The 19-teens were a transitional decade in Delaware sports. A time traveler from the 1990s would feel at home with distinct seasons for baseball, football and basketball, albeit in primitive form. His fellow traveler from the 1890s would still recognize these games as well - before the lively ball, the forward pass and the jump shot - and also find the major sports of his century, trotting and trapshooting, going strong.

Baseball dominated the Delaware sports scene. Pro baseball was sporadic but there were more leagues and teams than at any time in the state’s history. Downstate, where sporting diversions were fewer, baseball was an absolute passion. Some games between ancient rivals Milford and Dover drew as many as 5000 fans, including many taking the train down from Wilmington.

In Wilmington the biggest sports day of the year was Baseball Booster Day which marked the end of the long winter and Opening Day of the baseball season. All the teams displayed their colors in a great parade through the city. There was seldom any question when Opening Day arrived as newspaper headlines screamed: THIS IS THE DAY! BASEBALL BUMPS OTHER THINGS ASIDE.

In football Wilmington High School emerged as the leading pigskinners in the state. Grudge matches with Chester High School were the most anticipated games of the day. Only two of the sports fields in Delaware - outside of Delaware College’s glorious Frazer Field - had stands for football so the games were for real fans only - standing several heads deep and battling the elements.

In women’s sports Ursuline and the YWCA played the first field hockey in Delaware in 1914. That first contest was taken by the Ursulines 4-3 in front of a large gathering at Rockford Park. Elsewhere, women could be seen competing in baseball and basketball.

In basketball dribbling was allowed for the first time and standardized rules enabled more games to be played. The Wilmington Amateur Basketball League formed with eight teams but bowling remained far and away the leading indoor winter sport. Any club that had any room at all installed a few lanes for members.

 The roller polo craze died out by 1912 but was soon replaced by indoor quoits as the Delaware sports rage. The Wilmington Fraternal Indoor Quoit League organized in 1914 and all games were witnessed by large crowds. The game caught on so quickly that two more leagues formed within a month and stayed popular through the decade.

During this time Wilmington was still known around the east as “Horsetown” but the trotter was slowly losing its hold on the public’s imagination. In 1915 automobile and motorcycle races became a feature of the Delaware State Fair on the card with the horse races.

For the one-mile race, drivers had to run 100 yards and enter their machines with engines running and circle the 1/2- mile track twice. The winning mile was raced in a fraction over one minute and 24 seconds. Also on the program were three- and five-mile runs.

Even more insidious to traditional sports than the automobile to the horse was the spreading of the population. By the end of the decade both Wawaset Park, begun as Scheutzen Park nearly a half-century before, and the grounds at Front & Union Streets, Wilmington’s leading 19th century sporting grounds, were sacrificed for housing developments. Downstate the Seaford grounds, the most historic sporting field in southern Delaware, was similarly dispatched for building lots. Not twenty years into the new century, Delaware had severed most of its sporting ties to the 1800s.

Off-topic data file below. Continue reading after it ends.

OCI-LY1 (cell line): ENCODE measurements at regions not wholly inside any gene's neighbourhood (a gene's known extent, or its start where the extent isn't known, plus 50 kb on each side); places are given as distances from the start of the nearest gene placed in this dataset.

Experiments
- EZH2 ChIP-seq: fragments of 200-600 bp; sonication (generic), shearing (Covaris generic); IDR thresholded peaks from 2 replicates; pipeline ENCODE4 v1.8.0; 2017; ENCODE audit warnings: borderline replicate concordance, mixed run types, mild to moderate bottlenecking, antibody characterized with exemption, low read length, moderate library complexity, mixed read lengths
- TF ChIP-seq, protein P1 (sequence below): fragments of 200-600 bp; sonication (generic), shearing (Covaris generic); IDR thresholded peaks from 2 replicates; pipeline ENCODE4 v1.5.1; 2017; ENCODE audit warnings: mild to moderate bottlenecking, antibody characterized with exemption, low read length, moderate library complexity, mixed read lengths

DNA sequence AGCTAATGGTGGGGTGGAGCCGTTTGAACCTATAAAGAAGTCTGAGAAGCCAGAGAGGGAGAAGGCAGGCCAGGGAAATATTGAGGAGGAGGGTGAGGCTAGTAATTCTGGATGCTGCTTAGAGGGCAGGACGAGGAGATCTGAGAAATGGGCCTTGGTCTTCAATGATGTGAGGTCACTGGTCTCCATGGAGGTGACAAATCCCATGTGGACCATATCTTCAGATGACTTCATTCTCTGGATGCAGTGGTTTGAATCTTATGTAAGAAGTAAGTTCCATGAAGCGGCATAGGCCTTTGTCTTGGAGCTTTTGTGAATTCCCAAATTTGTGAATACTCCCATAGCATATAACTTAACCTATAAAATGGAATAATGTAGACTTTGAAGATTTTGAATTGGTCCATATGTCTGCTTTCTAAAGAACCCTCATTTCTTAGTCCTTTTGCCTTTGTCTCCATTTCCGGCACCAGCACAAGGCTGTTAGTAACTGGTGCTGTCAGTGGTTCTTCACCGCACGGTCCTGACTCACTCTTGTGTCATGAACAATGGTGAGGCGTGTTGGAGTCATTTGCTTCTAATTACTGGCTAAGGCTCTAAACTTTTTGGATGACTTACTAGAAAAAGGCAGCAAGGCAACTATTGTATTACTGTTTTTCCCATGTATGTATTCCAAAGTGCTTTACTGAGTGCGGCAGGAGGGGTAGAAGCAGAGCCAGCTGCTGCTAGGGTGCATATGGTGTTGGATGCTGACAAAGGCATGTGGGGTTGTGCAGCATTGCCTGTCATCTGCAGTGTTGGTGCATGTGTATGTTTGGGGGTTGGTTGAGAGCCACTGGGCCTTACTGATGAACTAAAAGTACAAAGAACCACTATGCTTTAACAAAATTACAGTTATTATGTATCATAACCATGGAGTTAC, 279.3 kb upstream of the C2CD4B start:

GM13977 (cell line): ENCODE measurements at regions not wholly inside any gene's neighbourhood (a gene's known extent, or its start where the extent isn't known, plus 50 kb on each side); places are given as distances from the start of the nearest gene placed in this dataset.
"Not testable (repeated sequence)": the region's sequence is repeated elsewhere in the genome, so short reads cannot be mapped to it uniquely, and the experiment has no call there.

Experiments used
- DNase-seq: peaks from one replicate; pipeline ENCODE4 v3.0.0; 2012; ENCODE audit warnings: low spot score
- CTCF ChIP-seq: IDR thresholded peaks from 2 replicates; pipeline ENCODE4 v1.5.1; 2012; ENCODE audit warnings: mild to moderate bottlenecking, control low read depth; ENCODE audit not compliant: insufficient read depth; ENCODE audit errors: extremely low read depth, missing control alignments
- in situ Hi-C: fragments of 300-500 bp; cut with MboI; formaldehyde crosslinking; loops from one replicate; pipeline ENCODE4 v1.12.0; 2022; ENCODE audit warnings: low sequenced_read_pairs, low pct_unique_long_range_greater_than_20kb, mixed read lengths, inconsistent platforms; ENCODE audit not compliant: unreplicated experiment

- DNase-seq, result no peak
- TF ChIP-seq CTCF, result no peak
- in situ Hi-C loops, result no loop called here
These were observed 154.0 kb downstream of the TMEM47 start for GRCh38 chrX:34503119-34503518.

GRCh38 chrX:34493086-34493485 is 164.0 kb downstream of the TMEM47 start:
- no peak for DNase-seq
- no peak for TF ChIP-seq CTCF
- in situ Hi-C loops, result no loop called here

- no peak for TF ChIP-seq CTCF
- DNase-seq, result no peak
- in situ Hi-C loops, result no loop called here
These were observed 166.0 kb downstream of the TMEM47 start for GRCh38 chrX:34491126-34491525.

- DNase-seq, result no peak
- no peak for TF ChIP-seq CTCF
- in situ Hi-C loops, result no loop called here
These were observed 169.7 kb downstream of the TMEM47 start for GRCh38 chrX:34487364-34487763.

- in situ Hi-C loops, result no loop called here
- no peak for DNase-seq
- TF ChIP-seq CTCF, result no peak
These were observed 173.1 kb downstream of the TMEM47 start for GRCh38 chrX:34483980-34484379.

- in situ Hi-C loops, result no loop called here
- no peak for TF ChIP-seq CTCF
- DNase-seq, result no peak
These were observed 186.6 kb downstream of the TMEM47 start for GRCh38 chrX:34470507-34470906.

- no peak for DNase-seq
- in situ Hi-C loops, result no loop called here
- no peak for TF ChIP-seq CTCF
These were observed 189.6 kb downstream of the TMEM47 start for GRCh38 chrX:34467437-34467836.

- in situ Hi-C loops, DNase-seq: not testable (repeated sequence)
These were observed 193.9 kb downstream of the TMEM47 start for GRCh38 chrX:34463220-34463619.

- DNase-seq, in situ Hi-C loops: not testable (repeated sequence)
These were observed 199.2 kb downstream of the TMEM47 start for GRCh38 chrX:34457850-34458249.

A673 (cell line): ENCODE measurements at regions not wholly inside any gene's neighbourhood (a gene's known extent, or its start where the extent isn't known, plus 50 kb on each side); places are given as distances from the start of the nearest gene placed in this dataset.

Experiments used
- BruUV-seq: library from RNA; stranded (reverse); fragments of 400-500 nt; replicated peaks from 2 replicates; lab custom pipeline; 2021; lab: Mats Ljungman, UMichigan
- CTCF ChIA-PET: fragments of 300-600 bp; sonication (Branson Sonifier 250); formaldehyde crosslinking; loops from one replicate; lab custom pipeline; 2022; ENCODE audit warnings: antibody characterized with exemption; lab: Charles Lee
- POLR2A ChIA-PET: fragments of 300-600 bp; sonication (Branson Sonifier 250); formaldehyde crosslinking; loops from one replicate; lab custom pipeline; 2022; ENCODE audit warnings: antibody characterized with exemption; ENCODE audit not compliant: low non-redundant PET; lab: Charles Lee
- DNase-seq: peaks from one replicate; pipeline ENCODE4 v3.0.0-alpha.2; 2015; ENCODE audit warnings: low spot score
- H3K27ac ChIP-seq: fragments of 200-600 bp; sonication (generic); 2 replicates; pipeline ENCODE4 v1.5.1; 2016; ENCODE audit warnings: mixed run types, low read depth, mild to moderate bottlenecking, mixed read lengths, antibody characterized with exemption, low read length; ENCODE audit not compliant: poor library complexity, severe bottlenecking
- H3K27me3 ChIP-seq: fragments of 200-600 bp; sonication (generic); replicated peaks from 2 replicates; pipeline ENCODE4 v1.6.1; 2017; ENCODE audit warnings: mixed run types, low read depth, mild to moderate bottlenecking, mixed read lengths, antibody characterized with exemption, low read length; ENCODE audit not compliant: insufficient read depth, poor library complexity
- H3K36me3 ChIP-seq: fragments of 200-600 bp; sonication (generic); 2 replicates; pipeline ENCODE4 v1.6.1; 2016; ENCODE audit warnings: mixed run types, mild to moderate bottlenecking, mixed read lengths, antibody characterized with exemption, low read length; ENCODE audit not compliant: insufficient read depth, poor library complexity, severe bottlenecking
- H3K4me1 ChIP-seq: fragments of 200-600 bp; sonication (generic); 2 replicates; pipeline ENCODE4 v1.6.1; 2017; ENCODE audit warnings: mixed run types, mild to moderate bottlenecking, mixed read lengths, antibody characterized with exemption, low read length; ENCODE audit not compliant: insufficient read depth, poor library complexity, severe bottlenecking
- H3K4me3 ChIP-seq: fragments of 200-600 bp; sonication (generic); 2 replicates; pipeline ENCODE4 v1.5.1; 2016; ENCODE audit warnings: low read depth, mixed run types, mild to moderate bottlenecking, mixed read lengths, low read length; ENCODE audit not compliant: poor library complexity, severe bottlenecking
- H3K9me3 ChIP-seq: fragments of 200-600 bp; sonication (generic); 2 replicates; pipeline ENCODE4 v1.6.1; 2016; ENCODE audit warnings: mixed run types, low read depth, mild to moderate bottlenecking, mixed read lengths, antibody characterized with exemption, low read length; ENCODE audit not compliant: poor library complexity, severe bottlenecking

The Big Noise

In the first decades of the 20th century the two great sporting passions in America were baseball and trapshooting. Naturally it was only a matter of time before the world’s greatest gunpowder concern got into the game. As the dominant supplier of the new smokeless powder E.I. du Pont de Nemours and Company maintained a force of 20 men whose sole responsibility was to build up trapshooting clubs across America. And when the DuPont Gun Club organized on November 14, 1910 it was an enterprise befitting Delaware’s leading company.

The clubhouse on the grounds at New Bridge, just beyond Rising Sun, was built at the cost of $3000. President T. Coleman du Pont pledged $200 a year for trophy spoons which became coveted prizes for Delaware marksmen. At the first shoot on December 17 the DuPont Gun Club boasted 100 members; several months later the rolls swelled to over 500.

The first year over 1.3 million targets were broken - more than any trapshooting club in the country. An enterprising young contractor named Harry Carlon reclaimed 23 tons of lead from the DuPont grounds by skimming one inch of soil and putting it through a grinder. He was able to sell his buried treasure for 4.5 cents a pound.

All this shooting produced superior marksmen in Delaware. With Alden “Dal’ Richardson, Billy Foord, Eugene du Pont, J.H. Minnick and Wardlaw Hammond the DuPont Gun Club team was one of the strongest in the East.

The sharpest of the Delaware sharpshooters - Dal Richardson.

In 1913 Harriet Hammond organized the Nemours Club for women trapshooters, the first women’s shooting club in America. The Nemours Club soon boasted over 100 members, mostly from the agricultural division of the DuPont Company. The Nemours women even toured the country to demonstrate their skill.

Several thousand spectators would arrive for the “Big Noise” on days of important tournaments, which went on year-round. In 1915, to accommodate the huge throng of shooters, lights were installed for night shooting. The popping of guns against the stars pushed area residents past the breaking point. Night shooting was stopped on August 15 but a suit was brought against the DuPont Gun Club complaining that the noise was a nuisance. A court injunction temporarily closed the grounds.